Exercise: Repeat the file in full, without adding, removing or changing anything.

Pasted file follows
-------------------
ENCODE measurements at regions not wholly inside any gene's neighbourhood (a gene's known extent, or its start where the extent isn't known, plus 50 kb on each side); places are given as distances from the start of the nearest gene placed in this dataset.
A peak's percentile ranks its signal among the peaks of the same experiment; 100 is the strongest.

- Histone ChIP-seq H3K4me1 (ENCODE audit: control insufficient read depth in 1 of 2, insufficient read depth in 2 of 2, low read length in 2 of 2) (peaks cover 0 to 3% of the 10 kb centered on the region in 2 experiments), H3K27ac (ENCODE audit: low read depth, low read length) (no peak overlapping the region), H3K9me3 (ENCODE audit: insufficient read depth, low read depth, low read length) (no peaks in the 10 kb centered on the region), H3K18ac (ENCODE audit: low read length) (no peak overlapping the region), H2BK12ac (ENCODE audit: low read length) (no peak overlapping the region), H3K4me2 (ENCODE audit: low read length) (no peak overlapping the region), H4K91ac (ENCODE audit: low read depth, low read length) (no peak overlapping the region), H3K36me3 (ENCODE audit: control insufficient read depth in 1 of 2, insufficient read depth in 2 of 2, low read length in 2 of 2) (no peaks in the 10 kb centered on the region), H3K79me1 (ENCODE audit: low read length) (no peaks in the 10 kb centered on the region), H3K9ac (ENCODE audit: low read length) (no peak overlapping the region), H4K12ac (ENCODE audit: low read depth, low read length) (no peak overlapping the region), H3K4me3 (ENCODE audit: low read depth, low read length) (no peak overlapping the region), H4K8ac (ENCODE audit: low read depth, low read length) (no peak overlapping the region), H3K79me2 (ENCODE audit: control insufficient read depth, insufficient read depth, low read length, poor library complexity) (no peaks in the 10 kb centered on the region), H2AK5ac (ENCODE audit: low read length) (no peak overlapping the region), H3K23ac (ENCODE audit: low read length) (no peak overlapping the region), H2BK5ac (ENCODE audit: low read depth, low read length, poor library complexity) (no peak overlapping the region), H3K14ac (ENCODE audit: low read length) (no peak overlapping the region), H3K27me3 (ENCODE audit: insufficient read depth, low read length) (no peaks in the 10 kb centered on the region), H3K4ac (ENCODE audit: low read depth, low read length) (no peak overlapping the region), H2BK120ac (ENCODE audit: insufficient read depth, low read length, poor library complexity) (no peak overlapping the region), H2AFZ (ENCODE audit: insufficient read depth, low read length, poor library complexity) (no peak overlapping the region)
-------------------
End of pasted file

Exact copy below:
ENCODE measurements at regions not wholly inside any gene's neighbourhood (a gene's known extent, or its start where the extent isn't known, plus 50 kb on each side); places are given as distances from the start of the nearest gene placed in this dataset.
A peak's percentile ranks its signal among the peaks of the same experiment; 100 is the strongest.

- Histone ChIP-seq H3K4me1 (ENCODE audit: control insufficient read depth in 1 of 2, insufficient read depth in 2 of 2, low read length in 2 of 2) (peaks cover 0 to 3% of the 10 kb centered on the region in 2 experiments), H3K27ac (ENCODE audit: low read depth, low read length) (no peak overlapping the region), H3K9me3 (ENCODE audit: insufficient read depth, low read depth, low read length) (no peaks in the 10 kb centered on the region), H3K18ac (ENCODE audit: low read length) (no peak overlapping the region), H2BK12ac (ENCODE audit: low read length) (no peak overlapping the region), H3K4me2 (ENCODE audit: low read length) (no peak overlapping the region), H4K91ac (ENCODE audit: low read depth, low read length) (no peak overlapping the region), H3K36me3 (ENCODE audit: control insufficient read depth in 1 of 2, insufficient read depth in 2 of 2, low read length in 2 of 2) (no peaks in the 10 kb centered on the region), H3K79me1 (ENCODE audit: low read length) (no peaks in the 10 kb centered on the region), H3K9ac (ENCODE audit: low read length) (no peak overlapping the region), H4K12ac (ENCODE audit: low read depth, low read length) (no peak overlapping the region), H3K4me3 (ENCODE audit: low read depth, low read length) (no peak overlapping the region), H4K8ac (ENCODE audit: low read depth, low read length) (no peak overlapping the region), H3K79me2 (ENCODE audit: control insufficient read depth, insufficient read depth, low read length, poor library complexity) (no peaks in the 10 kb centered on the region), H2AK5ac (ENCODE audit: low read length) (no peak overlapping the region), H3K23ac (ENCODE audit: low read length) (no peak overlapping the region), H2BK5ac (ENCODE audit: low read depth, low read length, poor library complexity) (no peak overlapping the region), H3K14ac (ENCODE audit: low read length) (no peak overlapping the region), H3K27me3 (ENCODE audit: insufficient read depth, low read length) (no peaks in the 10 kb centered on the region), H3K4ac (ENCODE audit: low read depth, low read length) (no peak overlapping the region), H2BK120ac (ENCODE audit: insufficient read depth, low read length, poor library complexity) (no peak overlapping the region), H2AFZ (ENCODE audit: insufficient read depth, low read length, poor library complexity) (no peak overlapping the region)